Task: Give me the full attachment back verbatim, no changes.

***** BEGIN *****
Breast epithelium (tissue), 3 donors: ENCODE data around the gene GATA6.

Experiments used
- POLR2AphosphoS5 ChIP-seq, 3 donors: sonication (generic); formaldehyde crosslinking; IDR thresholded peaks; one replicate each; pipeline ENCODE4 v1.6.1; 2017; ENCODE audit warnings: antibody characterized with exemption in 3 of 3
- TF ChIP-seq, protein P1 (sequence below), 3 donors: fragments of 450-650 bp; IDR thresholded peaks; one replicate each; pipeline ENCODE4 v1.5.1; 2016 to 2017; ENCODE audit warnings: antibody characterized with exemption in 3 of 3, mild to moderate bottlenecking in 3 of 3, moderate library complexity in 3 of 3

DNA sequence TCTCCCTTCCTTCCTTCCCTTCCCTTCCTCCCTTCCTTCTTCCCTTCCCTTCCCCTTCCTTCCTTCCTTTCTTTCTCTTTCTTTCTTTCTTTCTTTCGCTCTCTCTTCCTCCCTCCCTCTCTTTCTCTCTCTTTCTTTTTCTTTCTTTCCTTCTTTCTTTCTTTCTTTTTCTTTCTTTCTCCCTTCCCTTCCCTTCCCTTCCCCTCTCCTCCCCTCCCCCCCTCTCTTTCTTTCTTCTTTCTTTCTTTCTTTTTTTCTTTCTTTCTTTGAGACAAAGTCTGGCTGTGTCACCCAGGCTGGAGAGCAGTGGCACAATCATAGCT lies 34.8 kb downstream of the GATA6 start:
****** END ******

Breast epithelium (tissue), 3 donors: ENCODE data around the gene GATA6.

Experiments used
- POLR2AphosphoS5 ChIP-seq, 3 donors: sonication (generic); formaldehyde crosslinking; IDR thresholded peaks; one replicate each; pipeline ENCODE4 v1.6.1; 2017; ENCODE audit warnings: antibody characterized with exemption in 3 of 3
- TF ChIP-seq, protein P1 (sequence below), 3 donors: fragments of 450-650 bp; IDR thresholded peaks; one replicate each; pipeline ENCODE4 v1.5.1; 2016 to 2017; ENCODE audit warnings: antibody characterized with exemption in 3 of 3, mild to moderate bottlenecking in 3 of 3, moderate library complexity in 3 of 3

DNA sequence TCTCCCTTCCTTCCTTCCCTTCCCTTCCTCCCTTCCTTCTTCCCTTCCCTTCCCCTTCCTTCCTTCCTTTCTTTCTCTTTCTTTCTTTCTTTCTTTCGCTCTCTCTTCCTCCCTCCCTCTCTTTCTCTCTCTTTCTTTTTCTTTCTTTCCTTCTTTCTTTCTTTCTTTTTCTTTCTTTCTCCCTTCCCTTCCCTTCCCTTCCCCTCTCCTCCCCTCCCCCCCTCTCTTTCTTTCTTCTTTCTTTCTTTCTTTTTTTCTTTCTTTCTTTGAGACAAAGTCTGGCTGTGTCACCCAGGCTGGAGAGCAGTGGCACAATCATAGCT lies 34.8 kb downstream of the GATA6 start: